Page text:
In New York, the freshwater decapods include thirteen species of crayfish and one species of freshwater shrimp (Table 1: List of NYS Decapods). In addition to these fourteen species, an additional thirteen species of shrimp and crab are frequent inhabitants or rare intruders into the freshwater portion of the Hudson River and in coastal streams on Long Island and in Westchester County. Published accounts of the distribution and abundance of decapods in New York are rare. Crocker (1957) was the last to detail the distribution and status of the crayfishes in the state. Aside from individual accounts dealing with aspects of the natural history of selected species (e.g., Nevin and Townes 1935; Daniels 1998), little has been published on the biology of decapods in New York’s inland waters. Although New York State Conservation Department (NYSCD; 1927-1940) and Crocker (1957) surveyed lakes and streams, only Crocker (1957) compiled the information for publication.
Shrimp, crayfish and crabs are important components in the systems in which they occur. Decapods serve as major processors of detritus in many aquatic systems, are important in the transfer of energy from primary producers to higher-level carnivores, and, in some cases, are higher-level carnivores themselves. Crayfish represent a major component of the diet of the black basses (Micropterus dolomieu and M. salmoides) and mud crabs are important in the diets of sturgeon (Acipenser spp.). Decapods are commercially important as both bait for anglers and some species support a fishery, the catch destined for human consumption. Crayfish are familiar to high school biology students as study specimens. It is the rare stream or lake in New York that lacks decapods. In short, these are well-known, easily-recognized organisms that are ecologically and commercially important.
General information on the life history of crayfishes, shrimps and crabs is widely available in a variety of publications. Holdich and Lowery (1988) review the taxonomy, distribution, growth, reproduction biology, feeding ecology and behavior of crayfishes. A more general account of the ecology and behavior of decapods can be found in Hobbs (1991). Several publications that deal with regional faunas also provide excellent reviews of the ecology, distribution and behavior of decapods (e.g. Squires 1990; Hobbs and Jass 1988; Page 1985).
Decapoda is an order within Crustacea. Williams et al. (1989) list over 1600 species of marine and freshwater decapods in the United States and Canada. New York’s inland waters hold a small percentage of these species. The crayfishes are all in the family Cambaridae; the shrimps found in New York’s inland waters are in four families and the crabs are distributed in six families (Table 1: List of NYS Decapods). Although gross body shape varies within Decapoda, all decapods are animals based on a general plan: they possess a cephalothorax and abdomen and many paired appendages. The name “decapod” refers to the five pairs of walking legs, or pereopods, but each individual also possesses paired antennae, several paired appendages involved in feeding and the swimmerets, or pleopods. The distinguishing characteristic of the order is that, in all decapods, the first three thoracic appendages are modified as maxillipeds. Like all crustaceans, decapods have exoskeletons that require molting with increases in growth.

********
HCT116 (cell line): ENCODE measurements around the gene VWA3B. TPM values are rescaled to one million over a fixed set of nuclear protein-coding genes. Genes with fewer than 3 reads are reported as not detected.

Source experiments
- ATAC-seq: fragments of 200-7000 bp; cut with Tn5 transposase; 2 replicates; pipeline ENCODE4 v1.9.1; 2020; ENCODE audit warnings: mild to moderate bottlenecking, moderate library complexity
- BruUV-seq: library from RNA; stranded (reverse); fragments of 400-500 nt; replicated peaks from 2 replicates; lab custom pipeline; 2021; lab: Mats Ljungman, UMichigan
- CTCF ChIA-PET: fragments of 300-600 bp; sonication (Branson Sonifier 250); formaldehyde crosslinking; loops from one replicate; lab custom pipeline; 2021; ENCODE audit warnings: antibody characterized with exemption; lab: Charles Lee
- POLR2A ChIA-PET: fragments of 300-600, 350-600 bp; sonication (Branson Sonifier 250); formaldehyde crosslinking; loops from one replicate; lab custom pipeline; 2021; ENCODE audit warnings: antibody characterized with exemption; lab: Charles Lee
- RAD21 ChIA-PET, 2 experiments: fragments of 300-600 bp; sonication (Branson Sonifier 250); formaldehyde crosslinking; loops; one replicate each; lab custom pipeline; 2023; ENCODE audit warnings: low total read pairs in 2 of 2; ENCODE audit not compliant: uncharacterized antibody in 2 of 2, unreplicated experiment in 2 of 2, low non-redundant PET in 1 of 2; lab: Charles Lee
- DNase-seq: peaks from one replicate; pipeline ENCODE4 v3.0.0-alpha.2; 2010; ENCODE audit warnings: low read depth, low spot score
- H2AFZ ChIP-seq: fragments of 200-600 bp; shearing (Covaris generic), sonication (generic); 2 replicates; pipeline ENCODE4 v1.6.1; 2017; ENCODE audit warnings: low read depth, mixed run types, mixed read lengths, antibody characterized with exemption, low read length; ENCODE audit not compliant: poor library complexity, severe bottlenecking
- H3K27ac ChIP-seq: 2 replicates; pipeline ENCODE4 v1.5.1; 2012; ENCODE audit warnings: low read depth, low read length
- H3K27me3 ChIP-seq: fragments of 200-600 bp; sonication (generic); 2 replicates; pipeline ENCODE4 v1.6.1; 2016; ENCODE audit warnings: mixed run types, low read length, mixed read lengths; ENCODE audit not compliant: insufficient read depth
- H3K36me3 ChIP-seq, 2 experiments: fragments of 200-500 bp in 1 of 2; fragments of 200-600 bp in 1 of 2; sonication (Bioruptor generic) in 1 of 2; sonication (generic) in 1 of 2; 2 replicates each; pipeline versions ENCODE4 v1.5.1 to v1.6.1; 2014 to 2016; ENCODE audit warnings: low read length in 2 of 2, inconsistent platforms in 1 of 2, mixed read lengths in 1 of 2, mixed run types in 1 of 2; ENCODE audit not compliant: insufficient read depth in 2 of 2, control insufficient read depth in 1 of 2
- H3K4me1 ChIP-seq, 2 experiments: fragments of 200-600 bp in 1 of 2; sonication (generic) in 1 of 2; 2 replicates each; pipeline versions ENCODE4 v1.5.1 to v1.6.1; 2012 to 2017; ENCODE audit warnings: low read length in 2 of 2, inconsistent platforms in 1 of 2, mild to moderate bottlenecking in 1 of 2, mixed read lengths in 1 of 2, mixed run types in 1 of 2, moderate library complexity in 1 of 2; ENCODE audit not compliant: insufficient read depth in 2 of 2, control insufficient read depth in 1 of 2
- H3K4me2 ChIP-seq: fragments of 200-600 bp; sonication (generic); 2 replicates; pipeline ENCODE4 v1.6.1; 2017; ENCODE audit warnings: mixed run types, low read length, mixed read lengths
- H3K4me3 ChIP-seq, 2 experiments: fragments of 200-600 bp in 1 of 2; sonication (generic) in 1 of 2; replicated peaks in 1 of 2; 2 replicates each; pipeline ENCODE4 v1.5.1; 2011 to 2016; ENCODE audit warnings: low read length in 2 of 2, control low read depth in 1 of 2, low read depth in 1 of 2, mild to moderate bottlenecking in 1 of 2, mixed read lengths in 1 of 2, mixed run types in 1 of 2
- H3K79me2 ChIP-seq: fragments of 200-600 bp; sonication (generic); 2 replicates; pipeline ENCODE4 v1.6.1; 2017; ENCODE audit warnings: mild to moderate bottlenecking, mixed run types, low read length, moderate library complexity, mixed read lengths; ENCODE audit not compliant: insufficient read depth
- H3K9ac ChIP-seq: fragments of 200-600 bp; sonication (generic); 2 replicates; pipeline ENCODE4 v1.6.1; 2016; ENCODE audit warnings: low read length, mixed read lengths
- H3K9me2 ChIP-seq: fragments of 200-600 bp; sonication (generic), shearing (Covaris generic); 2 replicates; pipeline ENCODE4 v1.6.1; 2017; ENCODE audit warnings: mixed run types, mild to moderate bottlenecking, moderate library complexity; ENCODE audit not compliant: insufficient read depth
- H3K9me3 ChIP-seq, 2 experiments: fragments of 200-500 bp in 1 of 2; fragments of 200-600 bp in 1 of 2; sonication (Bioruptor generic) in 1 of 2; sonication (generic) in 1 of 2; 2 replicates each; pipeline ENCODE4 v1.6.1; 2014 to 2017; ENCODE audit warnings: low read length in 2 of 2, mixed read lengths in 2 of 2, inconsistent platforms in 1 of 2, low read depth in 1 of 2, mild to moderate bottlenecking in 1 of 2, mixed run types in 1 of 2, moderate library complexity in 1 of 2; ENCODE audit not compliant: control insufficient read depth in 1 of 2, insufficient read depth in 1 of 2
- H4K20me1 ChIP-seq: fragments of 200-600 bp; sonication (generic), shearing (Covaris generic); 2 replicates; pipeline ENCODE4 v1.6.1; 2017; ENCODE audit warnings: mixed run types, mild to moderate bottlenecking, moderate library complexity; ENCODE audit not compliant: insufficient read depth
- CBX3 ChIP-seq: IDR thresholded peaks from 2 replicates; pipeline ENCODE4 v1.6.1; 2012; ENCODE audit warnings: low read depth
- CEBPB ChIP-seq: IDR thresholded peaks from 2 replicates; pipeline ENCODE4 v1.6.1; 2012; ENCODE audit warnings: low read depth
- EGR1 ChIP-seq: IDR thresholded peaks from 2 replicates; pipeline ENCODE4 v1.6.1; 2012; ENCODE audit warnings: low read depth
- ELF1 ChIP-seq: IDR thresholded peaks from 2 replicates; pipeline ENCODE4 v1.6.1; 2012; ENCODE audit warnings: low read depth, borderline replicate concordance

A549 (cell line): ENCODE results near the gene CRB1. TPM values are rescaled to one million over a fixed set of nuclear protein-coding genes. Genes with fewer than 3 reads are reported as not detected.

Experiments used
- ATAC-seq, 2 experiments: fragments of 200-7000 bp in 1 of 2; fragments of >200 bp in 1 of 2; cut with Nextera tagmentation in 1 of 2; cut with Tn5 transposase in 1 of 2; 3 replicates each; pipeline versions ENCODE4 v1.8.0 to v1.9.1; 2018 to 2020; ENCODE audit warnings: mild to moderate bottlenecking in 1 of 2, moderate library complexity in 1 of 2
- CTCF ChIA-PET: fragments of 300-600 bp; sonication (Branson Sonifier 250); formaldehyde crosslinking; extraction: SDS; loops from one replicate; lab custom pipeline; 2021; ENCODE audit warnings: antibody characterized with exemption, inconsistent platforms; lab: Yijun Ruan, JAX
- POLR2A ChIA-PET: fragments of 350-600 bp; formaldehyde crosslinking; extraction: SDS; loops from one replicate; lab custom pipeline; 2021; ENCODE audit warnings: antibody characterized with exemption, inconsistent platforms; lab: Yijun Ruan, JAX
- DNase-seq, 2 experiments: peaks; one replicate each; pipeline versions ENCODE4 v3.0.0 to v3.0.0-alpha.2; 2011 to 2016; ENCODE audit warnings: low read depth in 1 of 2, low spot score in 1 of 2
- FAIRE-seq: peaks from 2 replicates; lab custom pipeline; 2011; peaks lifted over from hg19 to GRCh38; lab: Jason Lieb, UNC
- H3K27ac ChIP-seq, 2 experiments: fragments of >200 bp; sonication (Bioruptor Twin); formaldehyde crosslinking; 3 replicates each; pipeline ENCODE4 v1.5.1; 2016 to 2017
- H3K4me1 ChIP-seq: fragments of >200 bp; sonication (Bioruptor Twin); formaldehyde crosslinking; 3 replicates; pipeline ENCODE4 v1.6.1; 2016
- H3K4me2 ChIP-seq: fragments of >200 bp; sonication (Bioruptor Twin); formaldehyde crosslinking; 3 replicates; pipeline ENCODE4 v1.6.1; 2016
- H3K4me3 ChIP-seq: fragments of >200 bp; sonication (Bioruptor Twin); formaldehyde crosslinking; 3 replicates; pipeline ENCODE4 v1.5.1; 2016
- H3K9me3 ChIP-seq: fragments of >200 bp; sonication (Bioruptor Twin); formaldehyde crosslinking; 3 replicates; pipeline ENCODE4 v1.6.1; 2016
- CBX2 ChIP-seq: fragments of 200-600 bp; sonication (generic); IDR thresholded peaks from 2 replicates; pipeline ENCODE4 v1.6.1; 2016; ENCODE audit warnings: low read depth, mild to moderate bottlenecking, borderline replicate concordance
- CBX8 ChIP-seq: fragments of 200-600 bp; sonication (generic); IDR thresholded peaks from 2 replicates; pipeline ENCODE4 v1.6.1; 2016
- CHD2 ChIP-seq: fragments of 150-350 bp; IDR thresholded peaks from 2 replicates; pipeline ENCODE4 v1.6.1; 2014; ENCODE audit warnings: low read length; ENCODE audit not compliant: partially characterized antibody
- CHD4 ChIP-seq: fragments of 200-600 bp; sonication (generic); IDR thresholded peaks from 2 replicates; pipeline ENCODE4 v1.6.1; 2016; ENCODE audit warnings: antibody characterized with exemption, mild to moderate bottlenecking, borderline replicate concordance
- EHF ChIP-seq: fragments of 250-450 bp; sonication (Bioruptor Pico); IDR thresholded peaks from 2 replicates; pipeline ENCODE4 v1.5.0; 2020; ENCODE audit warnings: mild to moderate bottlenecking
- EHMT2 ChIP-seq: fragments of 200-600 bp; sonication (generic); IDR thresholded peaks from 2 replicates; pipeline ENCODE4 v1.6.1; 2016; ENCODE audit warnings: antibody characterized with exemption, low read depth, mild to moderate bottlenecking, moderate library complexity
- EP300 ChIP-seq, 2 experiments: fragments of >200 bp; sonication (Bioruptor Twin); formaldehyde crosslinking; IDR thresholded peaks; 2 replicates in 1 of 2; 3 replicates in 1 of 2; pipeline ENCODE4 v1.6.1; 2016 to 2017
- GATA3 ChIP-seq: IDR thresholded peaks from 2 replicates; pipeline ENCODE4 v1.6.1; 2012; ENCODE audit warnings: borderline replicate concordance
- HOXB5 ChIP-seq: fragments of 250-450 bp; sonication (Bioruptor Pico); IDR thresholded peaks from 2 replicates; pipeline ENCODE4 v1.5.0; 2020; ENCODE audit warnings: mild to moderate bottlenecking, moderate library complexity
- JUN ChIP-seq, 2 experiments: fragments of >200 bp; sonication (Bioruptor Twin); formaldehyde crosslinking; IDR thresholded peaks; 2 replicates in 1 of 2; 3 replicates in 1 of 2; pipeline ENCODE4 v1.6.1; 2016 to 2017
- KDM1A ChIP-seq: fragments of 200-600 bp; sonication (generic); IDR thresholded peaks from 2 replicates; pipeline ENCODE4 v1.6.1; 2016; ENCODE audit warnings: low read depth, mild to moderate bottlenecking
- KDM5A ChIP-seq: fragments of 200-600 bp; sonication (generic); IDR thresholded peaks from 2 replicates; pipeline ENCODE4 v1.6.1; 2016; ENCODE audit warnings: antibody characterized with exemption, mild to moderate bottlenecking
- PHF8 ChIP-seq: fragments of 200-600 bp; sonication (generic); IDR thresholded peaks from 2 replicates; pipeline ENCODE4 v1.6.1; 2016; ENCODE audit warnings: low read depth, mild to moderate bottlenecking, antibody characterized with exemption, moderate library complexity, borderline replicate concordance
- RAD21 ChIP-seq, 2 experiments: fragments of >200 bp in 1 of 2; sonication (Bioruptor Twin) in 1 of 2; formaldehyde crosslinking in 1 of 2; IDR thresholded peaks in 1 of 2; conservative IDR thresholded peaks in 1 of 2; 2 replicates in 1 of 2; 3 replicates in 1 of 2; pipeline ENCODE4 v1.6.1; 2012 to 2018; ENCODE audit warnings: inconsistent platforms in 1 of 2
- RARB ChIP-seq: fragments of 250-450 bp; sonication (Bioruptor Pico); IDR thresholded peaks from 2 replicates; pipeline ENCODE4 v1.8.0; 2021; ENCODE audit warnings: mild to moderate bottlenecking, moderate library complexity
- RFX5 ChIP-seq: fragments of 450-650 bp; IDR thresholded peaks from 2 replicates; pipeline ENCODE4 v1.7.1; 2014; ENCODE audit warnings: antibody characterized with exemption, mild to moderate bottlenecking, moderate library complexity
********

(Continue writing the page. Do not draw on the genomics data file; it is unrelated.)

Not surprisingly, the life history of species in the order is highly variable. In New York’s crayfish, mating generally occurs in fall and eggs are spawned in the spring fertilized by sperm stored by the female over winter in the annularis ventralis, a vesicle on the ventral throrax. Females carry the eggs attached to their pleopods for several weeks to months. These ovigerous females are termed “in berry.” Hatching occurs in spring or early summer in most species and the first several instars remain associated with the mother’s pleopods. In the first growing year, individuals will molt 6 to 10 times and will not become sexually mature until the next growing season or perhaps the following. Females usually molt after the young are shed in late spring or summer. Mature males molt twice each year. They molt in spring and change into form II, or sexually inactive males. By the end of the summer, males have molted a second time and emerge as form I, or in the sexually active form. Shrimps and crabs do not have the seminal vesicle, so the eggs are laid shortly after copulation. In New York species, eggs are attached to the pleopods, although some peneid shrimps release eggs into the water. After hatching, early instars in the crabs are planktonic. The larval stages of these species are first called zoea, which usually are characterized by a long rostral spine. The postlarval stage is termed megalops, which is possesses an unflexed abdomen with all abdominal appendages. After several larval and postlarval molts, crabs settle to the substrate and take on the typical crab appearance.